Toxic mold can have all kinds of negative ramifications for your health, so it’s important to stay away and get it removed as soon as possible if you encounter it in a building you own or an area you work. However, sometimes people don’t know they’re being exposed to toxic mold until it’s too late and they’re already feeling the effects. If you have been exposed and are suffering the consequences for it, you may be wondering who you can hold responsible and file a lawsuit against.
Mold in the Workplace
Toxic mold is a well-known workplace hazard and employers are required to do everything in their power to limit employee exposure to this substance, including providing breathing apparatuses and other protective tools. However, sometimes even the best efforts aren’t enough.
If you are suffering as a result of toxic mold exposure at work, you are allowed to pursue compensation by filing a workers’ compensation claim. It’s not uncommon for workers’ compensation insurance companies to deny claims by attempting to attribute the mold exposure to an outside source that isn’t work-related. If this is the case for you, our firm wants to help!
In Your Home
Exposure to toxic mold at home is also an unfortunately common occurrence. Most of the time, you’ll want to reach out to your homeowners’ insurance company to file a claim in order to have the mold removed by a professional. However, this doesn’t usually include medical benefits.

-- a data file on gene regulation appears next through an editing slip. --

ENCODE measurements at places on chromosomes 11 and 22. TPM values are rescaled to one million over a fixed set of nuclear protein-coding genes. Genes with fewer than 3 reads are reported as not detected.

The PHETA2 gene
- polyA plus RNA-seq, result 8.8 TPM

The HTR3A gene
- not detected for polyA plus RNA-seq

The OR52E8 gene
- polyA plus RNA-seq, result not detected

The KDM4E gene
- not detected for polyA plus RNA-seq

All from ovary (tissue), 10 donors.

However, if you move into a new apartment or leased condo and discover that it’s infested with mold after you fall ill, there are many different people you can hold responsible. For starters, the landlord or property owner is responsible for ensuring your apartment is in suitable condition before you move in as a new tenant. Failing to notice or neglecting to clean a mold infestation would make them liable for your health problems. If a mold infestation in a common area that’s the responsibility of an owner’s association, you could hold the owner’s association responsible.
Finally, if you purchase a new home or condo and you move in and almost immediately become ill due to a mold infestation, there are several parties you can hold responsible. First, if the mold developed in the time between a home inspection and the completion of the sale, you could hold the prior owners responsible. If it emerged before that point, you could potentially hold your home inspector responsible for failing to notice the issue (if you have one), or possibly even the realtor who sold you the home infested with mold.